Insulation and mechanical upgrades
We recently purchased a 1500 square foot colonial outside of Philadelphia. I’d like to triage energy upgrades for this house and establish a long-term, holistic plan. We’re in climate zone 4, close to the border with zone 5. It was built in 1984, has a finished basement with 1 inch eps foam on the walls a floating slab. Radon mitigation is underway and they will be sealing the slab-wall gap with polyurethane foam. 1300 square feet are split between two floors, and the remaining living space is behind the attached garage, on a slab foundation. This 200 square foot room also contains a fireplace that we plan to convert to a gas insert. Above grade walls are 2×4 with fiberglass batts, and 8 ft ceilings. House faces south, and there are 45 sqft of double pane glass on the south wall and 70 sqft on the north wall. The attic for all living space is accessible and the roof is vented soffit to ridge. It’s forced air heat with central air conditioning. The hot water heater and furnace pull combustion air from the living space and the are ~10 years old. Both run on natural gas.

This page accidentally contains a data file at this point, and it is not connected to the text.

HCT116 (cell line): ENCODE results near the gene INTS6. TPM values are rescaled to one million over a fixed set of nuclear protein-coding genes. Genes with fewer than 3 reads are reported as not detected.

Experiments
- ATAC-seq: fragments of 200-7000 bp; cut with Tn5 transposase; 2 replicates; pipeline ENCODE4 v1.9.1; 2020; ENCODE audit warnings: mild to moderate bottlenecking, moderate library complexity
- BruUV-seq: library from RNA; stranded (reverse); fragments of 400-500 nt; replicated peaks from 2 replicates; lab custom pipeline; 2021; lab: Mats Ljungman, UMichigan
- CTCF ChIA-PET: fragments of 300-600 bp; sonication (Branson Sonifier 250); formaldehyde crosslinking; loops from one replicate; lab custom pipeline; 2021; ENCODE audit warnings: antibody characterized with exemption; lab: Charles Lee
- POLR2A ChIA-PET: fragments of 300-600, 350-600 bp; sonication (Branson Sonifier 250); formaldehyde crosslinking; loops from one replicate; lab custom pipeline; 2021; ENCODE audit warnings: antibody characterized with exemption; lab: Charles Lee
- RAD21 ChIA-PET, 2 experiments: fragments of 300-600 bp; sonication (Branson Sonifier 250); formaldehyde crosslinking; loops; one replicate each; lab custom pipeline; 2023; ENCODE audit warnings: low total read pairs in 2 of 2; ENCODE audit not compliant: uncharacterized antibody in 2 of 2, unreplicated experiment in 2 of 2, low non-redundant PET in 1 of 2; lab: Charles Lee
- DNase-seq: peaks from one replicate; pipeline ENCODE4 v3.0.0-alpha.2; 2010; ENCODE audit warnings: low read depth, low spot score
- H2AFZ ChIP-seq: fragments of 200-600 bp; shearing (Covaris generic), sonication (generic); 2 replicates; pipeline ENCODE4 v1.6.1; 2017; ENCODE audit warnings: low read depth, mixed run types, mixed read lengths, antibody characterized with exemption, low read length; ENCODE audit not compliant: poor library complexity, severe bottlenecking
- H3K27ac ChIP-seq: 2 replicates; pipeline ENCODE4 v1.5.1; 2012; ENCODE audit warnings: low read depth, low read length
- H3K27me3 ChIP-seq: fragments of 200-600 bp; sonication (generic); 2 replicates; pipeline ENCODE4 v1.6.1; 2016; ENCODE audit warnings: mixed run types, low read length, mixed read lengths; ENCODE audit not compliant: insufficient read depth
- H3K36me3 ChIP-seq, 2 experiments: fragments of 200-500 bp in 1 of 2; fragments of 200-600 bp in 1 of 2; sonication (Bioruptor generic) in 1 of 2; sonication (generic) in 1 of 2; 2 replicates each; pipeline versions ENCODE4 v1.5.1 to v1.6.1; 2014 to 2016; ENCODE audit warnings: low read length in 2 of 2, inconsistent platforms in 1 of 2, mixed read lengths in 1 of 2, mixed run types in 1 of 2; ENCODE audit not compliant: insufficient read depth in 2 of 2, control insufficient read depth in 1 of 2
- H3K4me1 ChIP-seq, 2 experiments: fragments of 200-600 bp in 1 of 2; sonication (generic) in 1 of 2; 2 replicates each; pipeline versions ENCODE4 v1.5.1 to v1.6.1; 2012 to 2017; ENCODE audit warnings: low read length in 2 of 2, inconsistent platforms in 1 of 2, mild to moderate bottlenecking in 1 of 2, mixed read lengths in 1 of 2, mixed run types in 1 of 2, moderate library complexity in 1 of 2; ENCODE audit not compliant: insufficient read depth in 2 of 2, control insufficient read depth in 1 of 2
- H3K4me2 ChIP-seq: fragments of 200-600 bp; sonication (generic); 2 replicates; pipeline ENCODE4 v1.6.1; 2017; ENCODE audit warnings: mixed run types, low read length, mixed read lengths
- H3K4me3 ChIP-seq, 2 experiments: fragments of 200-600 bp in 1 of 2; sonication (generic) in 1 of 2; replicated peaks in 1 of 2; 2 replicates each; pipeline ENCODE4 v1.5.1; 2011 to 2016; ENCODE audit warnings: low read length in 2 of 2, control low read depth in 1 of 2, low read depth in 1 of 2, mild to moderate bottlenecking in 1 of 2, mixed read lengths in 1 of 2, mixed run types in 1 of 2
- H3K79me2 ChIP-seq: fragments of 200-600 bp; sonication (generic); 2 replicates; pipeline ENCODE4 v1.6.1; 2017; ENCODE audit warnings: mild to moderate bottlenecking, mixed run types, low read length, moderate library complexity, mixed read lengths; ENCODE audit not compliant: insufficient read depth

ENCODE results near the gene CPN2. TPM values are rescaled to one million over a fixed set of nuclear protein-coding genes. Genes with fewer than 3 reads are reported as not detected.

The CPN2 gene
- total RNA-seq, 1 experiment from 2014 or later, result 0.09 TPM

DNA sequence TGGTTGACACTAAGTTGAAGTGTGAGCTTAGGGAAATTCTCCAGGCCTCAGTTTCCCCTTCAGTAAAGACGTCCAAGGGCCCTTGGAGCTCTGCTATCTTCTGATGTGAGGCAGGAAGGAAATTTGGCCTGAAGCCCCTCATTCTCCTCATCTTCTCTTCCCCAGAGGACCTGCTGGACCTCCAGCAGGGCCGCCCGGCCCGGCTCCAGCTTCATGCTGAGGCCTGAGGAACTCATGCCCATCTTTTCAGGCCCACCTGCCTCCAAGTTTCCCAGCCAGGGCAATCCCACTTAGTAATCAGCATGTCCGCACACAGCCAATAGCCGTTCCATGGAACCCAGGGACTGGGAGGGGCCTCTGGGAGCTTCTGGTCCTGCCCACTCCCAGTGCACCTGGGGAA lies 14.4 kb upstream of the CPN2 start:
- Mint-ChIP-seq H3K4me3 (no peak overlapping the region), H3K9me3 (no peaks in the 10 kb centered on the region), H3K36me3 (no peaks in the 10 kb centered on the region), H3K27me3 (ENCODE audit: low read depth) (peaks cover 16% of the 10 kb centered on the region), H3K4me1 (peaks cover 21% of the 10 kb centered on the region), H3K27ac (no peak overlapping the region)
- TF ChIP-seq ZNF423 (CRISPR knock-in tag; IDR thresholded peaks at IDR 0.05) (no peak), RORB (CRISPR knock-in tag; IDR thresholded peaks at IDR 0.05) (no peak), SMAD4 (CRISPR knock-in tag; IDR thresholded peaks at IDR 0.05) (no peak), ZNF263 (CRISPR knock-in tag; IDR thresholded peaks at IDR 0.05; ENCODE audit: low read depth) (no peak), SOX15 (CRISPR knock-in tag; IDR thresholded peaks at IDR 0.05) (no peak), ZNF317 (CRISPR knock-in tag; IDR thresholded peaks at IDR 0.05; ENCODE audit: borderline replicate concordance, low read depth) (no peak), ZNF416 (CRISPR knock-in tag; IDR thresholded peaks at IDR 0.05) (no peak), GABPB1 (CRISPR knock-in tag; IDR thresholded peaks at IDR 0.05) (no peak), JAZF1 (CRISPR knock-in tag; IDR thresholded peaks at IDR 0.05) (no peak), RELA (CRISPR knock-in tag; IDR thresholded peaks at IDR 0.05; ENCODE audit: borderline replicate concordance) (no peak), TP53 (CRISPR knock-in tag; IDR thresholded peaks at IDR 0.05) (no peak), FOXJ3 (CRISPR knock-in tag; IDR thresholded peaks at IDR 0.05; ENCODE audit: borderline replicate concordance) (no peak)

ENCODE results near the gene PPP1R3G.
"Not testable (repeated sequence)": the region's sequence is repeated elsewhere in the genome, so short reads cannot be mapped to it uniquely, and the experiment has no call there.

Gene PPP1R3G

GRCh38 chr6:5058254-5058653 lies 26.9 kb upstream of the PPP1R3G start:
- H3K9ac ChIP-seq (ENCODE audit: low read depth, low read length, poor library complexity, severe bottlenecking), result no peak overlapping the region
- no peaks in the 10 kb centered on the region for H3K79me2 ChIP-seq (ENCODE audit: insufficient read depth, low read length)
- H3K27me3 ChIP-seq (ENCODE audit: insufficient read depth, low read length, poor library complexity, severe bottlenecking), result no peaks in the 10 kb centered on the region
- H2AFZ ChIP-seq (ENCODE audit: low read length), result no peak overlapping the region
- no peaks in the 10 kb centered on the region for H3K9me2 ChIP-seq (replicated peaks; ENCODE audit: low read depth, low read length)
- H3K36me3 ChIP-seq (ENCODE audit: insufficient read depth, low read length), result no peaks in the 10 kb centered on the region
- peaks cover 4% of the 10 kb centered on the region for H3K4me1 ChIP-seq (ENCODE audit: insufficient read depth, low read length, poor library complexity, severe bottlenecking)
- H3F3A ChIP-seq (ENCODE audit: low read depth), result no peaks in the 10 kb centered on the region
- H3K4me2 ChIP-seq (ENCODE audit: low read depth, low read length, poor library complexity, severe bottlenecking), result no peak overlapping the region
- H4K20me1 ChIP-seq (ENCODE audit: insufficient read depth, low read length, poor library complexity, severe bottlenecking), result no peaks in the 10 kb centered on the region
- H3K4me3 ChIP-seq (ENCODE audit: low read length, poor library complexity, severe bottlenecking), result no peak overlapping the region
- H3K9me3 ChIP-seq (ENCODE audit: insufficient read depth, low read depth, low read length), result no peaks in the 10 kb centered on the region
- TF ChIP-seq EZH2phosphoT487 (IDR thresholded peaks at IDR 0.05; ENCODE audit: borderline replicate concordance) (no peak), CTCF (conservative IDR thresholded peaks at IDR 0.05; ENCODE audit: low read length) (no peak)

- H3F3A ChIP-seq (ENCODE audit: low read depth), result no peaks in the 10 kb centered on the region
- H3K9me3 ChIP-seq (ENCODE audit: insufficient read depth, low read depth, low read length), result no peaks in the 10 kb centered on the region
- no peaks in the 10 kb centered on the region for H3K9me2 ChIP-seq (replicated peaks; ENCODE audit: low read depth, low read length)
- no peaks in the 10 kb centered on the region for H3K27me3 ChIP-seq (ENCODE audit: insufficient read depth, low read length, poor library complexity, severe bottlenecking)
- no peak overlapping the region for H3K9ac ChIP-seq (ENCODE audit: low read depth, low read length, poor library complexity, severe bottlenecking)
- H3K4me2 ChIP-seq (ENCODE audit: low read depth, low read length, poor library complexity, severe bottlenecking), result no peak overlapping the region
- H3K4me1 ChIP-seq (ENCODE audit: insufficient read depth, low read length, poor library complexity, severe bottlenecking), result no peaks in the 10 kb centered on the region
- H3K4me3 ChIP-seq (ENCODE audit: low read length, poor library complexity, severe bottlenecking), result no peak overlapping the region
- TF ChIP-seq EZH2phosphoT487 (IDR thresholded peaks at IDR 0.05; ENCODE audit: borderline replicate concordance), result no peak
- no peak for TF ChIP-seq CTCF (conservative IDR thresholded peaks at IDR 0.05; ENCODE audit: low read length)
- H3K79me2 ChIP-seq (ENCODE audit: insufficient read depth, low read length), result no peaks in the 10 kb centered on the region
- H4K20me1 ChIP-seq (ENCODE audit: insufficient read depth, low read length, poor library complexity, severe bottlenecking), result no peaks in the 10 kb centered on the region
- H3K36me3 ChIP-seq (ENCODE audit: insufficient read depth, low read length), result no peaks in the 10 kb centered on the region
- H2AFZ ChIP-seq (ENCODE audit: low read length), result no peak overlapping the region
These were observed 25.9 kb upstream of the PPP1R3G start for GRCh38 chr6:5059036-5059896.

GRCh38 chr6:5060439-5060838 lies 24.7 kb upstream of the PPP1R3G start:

I suspect a low-hanging fruit is air sealing and adding insulation to the existing R-19 attic, but I think I would feel more comfortable doing this with sealed-combustion heating and hot water. Is it worth upgrading both at the same time? I did a preliminary Manual J calculation and came up with heating load of ~25000 Btu/hr and cooling load of 13000 Btu/hr. I’m not sure I filled out the spreadsheet entirely correctly, but those numbers surprised me given the 70,000 Btu furnace that’s there. We usually keep the heat at 66F, but I used 70F in the calculations.
If the heat load is closer to 25,000 Btu/hr, would it be feasible to heat the house with the gas fireplace and a small wall furnace upstairs after air sealing and insulating the attic? I’m not crazy about the ducted system (hard to access ducts to air seal and poorly balanced), and it doesn’t work very well as air conditioning because the second floor vents are on the floor. The cooling load seems within the realm of one or two minisplits. The heating and cooling equipment will need to be replaced in the future, and I wonder if a wall furnance/mini split strategy is a better route. We will be installing engineered floors and have briefly considered radiant, but I suspect that’s even less cost effective.
What should I plan for short and long term? Is it better to just insulated and then upgrade the existing, ducted system even though duct-sealing and performance aren’t ideal?
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